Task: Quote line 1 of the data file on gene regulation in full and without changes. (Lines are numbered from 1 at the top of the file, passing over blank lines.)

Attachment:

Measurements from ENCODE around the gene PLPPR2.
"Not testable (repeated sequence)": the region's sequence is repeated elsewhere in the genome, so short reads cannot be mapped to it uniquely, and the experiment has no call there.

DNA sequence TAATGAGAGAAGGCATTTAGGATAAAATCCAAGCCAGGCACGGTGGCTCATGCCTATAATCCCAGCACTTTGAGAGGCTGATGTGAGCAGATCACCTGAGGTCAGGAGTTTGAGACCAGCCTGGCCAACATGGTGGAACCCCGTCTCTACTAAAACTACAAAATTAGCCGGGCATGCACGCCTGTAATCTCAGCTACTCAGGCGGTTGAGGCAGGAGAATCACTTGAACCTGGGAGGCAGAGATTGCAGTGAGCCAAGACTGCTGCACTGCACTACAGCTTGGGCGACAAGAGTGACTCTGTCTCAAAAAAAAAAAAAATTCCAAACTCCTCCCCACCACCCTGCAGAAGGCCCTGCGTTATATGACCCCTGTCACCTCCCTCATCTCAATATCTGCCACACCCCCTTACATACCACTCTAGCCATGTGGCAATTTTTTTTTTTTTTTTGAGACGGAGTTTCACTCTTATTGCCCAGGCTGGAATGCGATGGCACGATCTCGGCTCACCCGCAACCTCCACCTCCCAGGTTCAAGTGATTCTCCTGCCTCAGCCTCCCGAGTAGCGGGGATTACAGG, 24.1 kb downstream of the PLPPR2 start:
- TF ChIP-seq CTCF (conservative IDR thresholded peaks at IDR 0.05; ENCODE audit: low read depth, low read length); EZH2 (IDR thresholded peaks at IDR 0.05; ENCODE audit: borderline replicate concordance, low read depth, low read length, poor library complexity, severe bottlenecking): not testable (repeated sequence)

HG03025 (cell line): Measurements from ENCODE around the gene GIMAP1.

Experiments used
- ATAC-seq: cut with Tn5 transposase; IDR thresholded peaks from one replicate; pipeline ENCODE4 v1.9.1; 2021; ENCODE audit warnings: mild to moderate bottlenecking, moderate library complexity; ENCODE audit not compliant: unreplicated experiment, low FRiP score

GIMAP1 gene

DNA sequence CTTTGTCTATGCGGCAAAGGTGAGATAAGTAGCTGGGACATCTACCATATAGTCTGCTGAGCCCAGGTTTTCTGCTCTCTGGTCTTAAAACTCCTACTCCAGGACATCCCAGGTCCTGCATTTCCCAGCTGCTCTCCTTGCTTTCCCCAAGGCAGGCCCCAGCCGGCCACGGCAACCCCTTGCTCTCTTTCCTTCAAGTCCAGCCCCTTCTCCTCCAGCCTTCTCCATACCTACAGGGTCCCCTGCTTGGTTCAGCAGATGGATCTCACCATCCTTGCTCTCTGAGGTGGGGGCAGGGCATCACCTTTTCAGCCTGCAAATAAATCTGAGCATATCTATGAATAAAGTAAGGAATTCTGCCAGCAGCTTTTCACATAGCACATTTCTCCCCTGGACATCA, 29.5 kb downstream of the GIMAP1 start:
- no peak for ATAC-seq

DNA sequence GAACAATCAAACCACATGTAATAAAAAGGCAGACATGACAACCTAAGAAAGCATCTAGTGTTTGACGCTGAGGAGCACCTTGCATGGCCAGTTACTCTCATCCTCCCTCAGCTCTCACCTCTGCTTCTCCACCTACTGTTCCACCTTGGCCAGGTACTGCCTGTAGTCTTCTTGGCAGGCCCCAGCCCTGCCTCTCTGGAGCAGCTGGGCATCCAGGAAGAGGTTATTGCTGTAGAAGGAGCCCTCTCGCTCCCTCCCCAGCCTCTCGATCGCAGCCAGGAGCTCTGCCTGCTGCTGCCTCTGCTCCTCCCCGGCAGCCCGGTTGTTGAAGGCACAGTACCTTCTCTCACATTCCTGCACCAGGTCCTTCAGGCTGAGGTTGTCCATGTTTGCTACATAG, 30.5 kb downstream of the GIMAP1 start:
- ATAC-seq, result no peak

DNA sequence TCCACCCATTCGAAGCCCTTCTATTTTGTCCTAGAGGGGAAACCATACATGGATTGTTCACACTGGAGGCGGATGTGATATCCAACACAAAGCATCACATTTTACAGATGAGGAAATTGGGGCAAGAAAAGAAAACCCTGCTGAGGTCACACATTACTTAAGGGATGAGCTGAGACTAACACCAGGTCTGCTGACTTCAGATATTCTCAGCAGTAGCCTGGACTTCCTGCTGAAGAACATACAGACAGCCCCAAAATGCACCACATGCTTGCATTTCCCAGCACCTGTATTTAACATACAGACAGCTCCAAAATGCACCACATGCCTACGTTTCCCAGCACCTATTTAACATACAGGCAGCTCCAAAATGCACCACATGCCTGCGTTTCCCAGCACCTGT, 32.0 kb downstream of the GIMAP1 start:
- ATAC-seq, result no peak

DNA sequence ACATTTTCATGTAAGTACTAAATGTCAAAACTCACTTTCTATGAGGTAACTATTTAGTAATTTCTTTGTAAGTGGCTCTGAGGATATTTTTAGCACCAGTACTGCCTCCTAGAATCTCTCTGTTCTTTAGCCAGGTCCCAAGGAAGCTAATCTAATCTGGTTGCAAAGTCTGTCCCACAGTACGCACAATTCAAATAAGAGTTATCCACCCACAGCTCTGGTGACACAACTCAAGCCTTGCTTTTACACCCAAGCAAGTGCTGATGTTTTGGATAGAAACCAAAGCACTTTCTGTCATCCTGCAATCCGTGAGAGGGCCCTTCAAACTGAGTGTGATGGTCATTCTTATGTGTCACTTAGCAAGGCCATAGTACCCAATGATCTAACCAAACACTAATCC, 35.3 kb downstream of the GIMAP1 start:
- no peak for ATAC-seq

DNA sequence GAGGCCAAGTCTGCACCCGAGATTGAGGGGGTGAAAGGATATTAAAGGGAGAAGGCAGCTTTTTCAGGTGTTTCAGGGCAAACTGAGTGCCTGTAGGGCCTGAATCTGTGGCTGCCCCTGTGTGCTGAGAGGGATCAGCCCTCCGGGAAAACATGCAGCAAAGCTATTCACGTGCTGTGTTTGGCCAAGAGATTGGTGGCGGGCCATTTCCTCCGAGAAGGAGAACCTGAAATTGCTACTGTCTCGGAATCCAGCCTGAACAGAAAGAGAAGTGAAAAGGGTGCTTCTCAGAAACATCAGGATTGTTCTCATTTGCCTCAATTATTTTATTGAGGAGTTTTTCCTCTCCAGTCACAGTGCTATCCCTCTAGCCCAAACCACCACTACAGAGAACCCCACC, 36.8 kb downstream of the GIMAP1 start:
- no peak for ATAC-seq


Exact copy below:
Measurements from ENCODE around the gene PLPPR2.